Additional Craft Information:
Ceramics are part of our everyday lives. There are hundreds of instances where you might've have come across ceramics without ever knowing about them. To give a bit of perspective, let's list all those 'ceramic' things that you might encounter on an average day. Contact lenses, Microwave ovens, dinnerware, knives, porcelain and even our phones as well as computers would be non-existent if not for ceramics.
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DIY Craft Essential #2: Needle nose pliers
But exactly how is a piece of molten clay converted into something that is used to heat our food and then also help us serve it. The traditional process of manufacturing precision ceramics goes through a sequence of processing steps and culminates with one of the many forming steps. The journey of precision ceramics start with a crystalline or a non-crystalline inorganic compound. This compound is then subjected to a varying degree of heat and pressure, And with each of the aforementioned steps, this molten 'clay' starts taking the form of a ceramic product.
The ceramics manufacturing process is broadly divided into two parts – Forming and Sintering. In the first stage, the raw materials go through several processes with the aim of producing a 'green body'. These processes involve batching, mixing, drying, and firing. After the 'green mixture' is achieved, a binder is mixed with to enhance the flow properties of the powder, leading to higher density in the final component. This is where the ceramic mixture is shaped according to the application of the final product which renders the ceramic its characteristic precision. This combination is then dried to extract excess water or binder. The most common method of drying is known as spray drying.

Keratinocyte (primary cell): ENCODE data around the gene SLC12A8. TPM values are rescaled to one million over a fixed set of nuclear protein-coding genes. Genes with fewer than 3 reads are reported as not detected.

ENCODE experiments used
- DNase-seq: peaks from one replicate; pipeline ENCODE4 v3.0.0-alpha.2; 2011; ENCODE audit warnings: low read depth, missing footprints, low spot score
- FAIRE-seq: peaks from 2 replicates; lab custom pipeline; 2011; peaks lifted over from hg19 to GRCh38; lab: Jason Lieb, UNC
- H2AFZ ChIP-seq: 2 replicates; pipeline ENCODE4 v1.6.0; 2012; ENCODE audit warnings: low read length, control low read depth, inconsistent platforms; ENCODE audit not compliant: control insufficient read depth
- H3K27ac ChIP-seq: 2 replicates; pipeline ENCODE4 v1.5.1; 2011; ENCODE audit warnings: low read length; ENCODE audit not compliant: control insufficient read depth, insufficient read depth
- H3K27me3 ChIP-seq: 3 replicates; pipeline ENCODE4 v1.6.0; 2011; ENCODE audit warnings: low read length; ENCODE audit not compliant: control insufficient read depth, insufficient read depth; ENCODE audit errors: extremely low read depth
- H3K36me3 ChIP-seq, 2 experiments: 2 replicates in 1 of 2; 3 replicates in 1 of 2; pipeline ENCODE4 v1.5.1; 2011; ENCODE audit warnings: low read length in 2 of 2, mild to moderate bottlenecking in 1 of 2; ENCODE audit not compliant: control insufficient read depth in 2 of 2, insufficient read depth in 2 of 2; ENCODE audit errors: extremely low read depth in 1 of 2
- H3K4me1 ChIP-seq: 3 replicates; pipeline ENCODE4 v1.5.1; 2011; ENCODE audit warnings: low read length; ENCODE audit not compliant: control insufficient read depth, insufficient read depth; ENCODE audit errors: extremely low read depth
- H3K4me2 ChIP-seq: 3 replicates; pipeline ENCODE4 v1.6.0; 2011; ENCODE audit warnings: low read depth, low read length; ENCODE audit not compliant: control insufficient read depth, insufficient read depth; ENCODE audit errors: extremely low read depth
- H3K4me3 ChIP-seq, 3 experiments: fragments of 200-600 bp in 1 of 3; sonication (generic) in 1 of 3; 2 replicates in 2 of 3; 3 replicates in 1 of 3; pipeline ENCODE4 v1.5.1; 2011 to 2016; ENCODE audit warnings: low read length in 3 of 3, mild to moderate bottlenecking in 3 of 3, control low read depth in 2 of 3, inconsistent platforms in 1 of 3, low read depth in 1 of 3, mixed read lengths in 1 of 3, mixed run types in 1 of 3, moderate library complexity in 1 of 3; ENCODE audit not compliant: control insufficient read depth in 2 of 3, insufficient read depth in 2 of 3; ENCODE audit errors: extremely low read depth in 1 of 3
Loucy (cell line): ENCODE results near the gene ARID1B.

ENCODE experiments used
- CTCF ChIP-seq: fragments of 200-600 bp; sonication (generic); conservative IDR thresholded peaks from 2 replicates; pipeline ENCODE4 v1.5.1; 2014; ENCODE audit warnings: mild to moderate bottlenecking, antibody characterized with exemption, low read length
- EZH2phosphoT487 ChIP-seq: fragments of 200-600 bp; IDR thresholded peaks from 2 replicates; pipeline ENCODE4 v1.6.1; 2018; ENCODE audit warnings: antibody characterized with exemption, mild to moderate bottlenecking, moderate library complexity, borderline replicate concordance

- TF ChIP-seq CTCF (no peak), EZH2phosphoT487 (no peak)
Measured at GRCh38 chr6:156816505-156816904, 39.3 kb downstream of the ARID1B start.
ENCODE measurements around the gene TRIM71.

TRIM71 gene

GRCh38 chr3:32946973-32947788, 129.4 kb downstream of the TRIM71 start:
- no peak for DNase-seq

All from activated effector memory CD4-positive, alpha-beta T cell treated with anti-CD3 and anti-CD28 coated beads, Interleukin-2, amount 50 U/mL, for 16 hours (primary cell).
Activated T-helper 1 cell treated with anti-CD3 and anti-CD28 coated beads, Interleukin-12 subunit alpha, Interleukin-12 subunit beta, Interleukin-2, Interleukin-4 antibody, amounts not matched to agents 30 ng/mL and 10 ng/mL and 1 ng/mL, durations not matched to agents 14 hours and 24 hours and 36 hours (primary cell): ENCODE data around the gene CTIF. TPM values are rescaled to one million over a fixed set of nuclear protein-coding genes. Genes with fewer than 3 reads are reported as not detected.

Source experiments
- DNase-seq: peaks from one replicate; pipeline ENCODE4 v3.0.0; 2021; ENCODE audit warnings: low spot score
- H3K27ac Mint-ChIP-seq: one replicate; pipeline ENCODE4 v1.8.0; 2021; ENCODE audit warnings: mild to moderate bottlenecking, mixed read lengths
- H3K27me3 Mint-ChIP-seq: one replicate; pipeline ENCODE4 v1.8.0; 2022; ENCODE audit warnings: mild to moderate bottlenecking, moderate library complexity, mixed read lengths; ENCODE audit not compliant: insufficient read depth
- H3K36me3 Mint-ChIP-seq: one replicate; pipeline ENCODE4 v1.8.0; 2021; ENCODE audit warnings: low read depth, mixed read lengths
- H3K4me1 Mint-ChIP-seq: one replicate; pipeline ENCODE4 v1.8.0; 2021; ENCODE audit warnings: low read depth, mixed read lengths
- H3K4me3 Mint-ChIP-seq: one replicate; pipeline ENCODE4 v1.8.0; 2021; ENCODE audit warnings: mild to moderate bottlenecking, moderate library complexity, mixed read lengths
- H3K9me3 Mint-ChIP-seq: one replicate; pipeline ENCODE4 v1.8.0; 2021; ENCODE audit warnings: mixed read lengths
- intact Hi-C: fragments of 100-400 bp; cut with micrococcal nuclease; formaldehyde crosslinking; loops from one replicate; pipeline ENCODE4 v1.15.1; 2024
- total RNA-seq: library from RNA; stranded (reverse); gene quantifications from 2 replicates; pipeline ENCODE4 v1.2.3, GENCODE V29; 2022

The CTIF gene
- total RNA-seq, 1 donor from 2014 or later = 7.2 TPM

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DIY Craft Essential #4: Spray paint
In Spray drying, the ceramic mixture is pumped to an atomizer which consists of a rapidly rotating disk or nozzle. A rising hot air column then heats this slurry forming small, free flowing granules that result in a powder suitable for forming. The process of drying varies according to the final product that is to be manufactured. Apart from spray dryers, tunnel dryers and periodic dryers are also used. Another method, impulse drying, uses pulses of hot air flowing in the transverse direction instead of continuously in the material flow direction.
The next step involves glazing this dried off mixture. This step is essential for ceramic products that need to be shiny in their final form such as ceramic tiles, fluorescent tubes. Glazing involves spraying a wet (or in some cases dry) particles that render the dried-off ceramic mixture a bright sheen.
Now the sintering process is done in which the mixture is heated at a temperature that is below the melting point of the ceramic. Once a roughly-held-together object called a “green body” is made, the ceramic mixture is ready to be fired into the kiln for the final step of the manufacturing process. The process of sintering introduces various significant changes in the primary micro-structural features of the final product.
Depending upon the desired ceramic product, various refinements can be done to the sintering process such as using organic binders such as Polyvinyl Alcohol; or introducing organic lubricants; or pressing the green body to give the densification a head start and reduce the sintering time needed.
After the sintering is done. The final ceramic product is ready to be packaged and shipped.